On April 16, Cuban leader Raul Castro announced his intention to resign and pass leadership to a younger generation "full of passion and anti-imperialist spirit." Having taken over power from his brother Fidel in 2008, his departure marks the seeming end of a dynasty that has ruled Cuba since 1961.

To mark the historic occasion, the National Security Archive released a number of previously classified US Central Intelligence Agency (CIA) documents that expose how Washington had well-developed plans to assassinate Raul.

A general overview of the plot is provided by a January 1975 memorandum, prepared for the CIA Inspector General, with a stated subject of "questionable activities." It noted that Jose Raul Martinez Nunez - "a Cuban national and ranking Cubana Airline pilot" - was "developed and recruited" by the Agency at some point in 1960.

SOTT Logo Radio

MindMatters: Phillip Barlag: The Leadership Genius of Julius Caesar

barlag
Power-hungry despot. Dictator for life. Vain ladies' man. Murdered by his peers for aspiring to be king. That was Julius Caesar, at least according to his critics and modern interpreters. But countless portrayals of the most famous Roman - in histories, novels, plays and films - omit what were quite likely his greatest features: his multifaceted genius, unparalleled leadership skill, and, remarkable for the times in which he lived, his humanity. Those skills - and their relevance for leadership today - have gone mostly unnoticed.

So this week on MindMatters we discuss The Leadership Genius of Julius Caesar with author Phillip Barlag. This examination of Caesar's accomplishments not only brings a fresh perspective on who Caesar was, but also hones in on the qualities that made him an exemplary leader of ancient Rome and what lessons we can draw from the accounts of his life and character. What emerges is an alternative reading of Caesar, not as a wholly self-serving tyrant, but a politically skilled reformer, man of the people, and all around exceptional human being.

Preorder Phillip's new book here

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Running Time: 01:23:39

Download: MP3 — 73.6 MB


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Colosseum

Archaeology in the ashes of Notre Dame

Notre Dame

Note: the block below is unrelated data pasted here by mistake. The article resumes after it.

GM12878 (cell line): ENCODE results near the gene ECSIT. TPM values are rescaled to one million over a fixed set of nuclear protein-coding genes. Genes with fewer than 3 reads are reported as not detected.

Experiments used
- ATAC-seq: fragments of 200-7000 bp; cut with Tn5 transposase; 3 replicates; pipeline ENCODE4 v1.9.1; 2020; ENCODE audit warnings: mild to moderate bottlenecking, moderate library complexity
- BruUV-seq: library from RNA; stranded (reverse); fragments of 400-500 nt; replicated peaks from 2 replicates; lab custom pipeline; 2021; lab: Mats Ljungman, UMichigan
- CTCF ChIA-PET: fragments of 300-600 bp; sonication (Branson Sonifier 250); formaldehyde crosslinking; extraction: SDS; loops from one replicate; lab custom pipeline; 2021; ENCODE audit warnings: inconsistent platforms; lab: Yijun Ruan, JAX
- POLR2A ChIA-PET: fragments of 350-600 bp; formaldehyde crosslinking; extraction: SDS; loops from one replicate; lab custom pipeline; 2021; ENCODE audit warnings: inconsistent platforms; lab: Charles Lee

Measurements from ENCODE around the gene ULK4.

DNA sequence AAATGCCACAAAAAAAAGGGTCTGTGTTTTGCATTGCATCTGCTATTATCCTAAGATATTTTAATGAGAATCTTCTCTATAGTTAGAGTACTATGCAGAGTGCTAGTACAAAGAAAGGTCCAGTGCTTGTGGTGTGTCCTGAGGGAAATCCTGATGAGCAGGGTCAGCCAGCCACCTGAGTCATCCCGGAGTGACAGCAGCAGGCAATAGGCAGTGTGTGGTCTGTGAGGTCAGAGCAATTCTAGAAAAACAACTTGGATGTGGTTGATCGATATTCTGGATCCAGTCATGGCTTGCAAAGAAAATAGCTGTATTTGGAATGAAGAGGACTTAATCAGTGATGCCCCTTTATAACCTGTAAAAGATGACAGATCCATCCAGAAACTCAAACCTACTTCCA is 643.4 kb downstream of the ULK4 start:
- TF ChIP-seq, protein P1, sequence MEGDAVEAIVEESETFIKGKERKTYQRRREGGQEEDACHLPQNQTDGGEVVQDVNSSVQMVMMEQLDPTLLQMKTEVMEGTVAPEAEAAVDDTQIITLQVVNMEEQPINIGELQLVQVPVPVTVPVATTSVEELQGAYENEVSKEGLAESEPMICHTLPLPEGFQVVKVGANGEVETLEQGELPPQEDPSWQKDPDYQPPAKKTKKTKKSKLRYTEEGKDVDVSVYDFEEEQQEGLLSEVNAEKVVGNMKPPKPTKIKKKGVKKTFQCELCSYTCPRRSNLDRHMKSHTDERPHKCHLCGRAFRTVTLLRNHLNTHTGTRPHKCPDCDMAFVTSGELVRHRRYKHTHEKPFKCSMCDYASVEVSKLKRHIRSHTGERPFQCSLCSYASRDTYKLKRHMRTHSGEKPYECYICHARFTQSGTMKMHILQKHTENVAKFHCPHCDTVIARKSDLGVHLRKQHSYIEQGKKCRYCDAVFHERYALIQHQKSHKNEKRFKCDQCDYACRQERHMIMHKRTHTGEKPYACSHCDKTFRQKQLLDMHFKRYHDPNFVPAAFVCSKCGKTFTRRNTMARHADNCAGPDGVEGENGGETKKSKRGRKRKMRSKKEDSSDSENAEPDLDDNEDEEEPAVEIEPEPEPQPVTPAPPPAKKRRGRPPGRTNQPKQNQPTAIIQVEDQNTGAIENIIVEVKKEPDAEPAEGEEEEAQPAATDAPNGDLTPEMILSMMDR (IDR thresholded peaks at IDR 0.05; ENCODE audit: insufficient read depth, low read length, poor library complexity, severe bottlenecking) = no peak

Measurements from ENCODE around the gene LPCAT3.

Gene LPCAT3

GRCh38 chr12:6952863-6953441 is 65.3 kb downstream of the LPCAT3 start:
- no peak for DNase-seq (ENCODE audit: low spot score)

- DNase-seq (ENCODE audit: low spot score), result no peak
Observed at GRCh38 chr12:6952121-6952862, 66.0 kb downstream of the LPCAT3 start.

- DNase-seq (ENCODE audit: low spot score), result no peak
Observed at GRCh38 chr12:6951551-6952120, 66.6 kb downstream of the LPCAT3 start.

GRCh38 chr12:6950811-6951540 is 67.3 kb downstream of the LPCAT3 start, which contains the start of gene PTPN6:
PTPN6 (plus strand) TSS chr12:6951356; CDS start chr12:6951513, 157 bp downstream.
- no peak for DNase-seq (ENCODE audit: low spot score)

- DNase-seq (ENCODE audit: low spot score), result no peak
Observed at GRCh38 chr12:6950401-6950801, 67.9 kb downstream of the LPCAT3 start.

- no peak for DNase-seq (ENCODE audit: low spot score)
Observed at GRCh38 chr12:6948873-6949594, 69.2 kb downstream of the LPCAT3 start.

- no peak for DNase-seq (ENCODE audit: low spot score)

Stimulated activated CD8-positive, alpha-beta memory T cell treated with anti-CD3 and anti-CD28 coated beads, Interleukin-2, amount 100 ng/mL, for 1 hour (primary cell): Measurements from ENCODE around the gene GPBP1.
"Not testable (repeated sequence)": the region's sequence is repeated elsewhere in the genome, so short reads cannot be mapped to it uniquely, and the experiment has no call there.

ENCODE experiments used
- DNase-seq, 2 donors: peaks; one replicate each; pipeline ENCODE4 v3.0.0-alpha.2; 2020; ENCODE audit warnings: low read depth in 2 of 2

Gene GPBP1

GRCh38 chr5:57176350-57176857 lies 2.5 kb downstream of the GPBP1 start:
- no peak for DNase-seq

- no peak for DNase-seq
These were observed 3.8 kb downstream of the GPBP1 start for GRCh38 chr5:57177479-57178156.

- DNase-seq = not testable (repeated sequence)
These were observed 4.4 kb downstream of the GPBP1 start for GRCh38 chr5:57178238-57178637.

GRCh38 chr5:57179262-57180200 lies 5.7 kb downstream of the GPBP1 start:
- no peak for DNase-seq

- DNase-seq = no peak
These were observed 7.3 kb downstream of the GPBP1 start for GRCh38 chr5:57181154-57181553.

© Aurélia Azéma/Laboratoire de Recherche des Monuments Historiques
The Notre Dame fire was devastating but has opened the door to research on building materials now available for study.
Two years ago, a fire devastated Paris' iconic Catholic cathedral. An archaeologist outlines the unprecedented research scientists are now undertaking to make the most of the disaster.

The night of April 15, 2019, brought unimaginable tragedy to Paris' iconic medieval Catholic cathedral. I was on the metro at the time, when I got a phone call from a colleague: "Notre Dame is burning." When the train crossed the Seine a few minutes later, I saw it with my own eyes, from a distance, helpless. The fire caused the cathedral spire to collapse, most of the roof was destroyed, and its upper walls were severely damaged.

The first time I could access Notre Dame was in December 2019, more than six months after the fire. I pulled on a mandatory protective suit and powered respirator to protect me from lead emissions, and was taken up to the top of the southern transept. From there, I gasped at the site of the northern great rose window through the wide hole where the spire had totally collapsed. I was speechless. The vaults were a total mess of carbonized wooden and metallic pieces.

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Info

Ancient DNA hints at complex social groupings in Neolithic Anatolia

Excavation Site
© University of Liverpool
Genomes from University of Liverpool excavations of burials around some of the earliest houses in history contributed to a major study by an international team of geneticists, anthropologists and archaeologists, revealing more about the remarkable diversity of kinship types in ancient human societies.

The first villagers in history were Middle Easterners who adopted a sedentary lifestyle roughly 12,000 years ago. These people not only built houses, but also buried their dead, young and old, within and around these buildings, while they continued living in them.

Although this subfloor burial tradition is well-known, the underlying social relations among these co-burials have remained a mystery. Many assumed these burials were biological family members, while others suggested that households and their burials represented more complex social groupings, organized through non-biological forms of kinship.

Senior co-author, Hacettepe University's Professor Füsun Özer, said: "Social kinship types are well-documented in many pre-industrial societies.

"What we show in this study is that both sides may have been right, at least in the case of the Neolithic Middle East".

Dig

Ancient 'untouched and highly unusual' tomb discovered on Dingle Peninsula, Ireland

tomb

The tomb was uncovered in recent days during land improvement works being carried out by a farmer
An ancient tomb, described by archaeologists as "untouched" and "highly unusual" has been discovered on the Dingle Peninsula in Co Kerry.

The tomb was uncovered in recent days during land improvement works being carried out by a farmer.

The National Monument Service has requested that the location of the structure should not be disclosed in order to prevent the possibility of disturbance.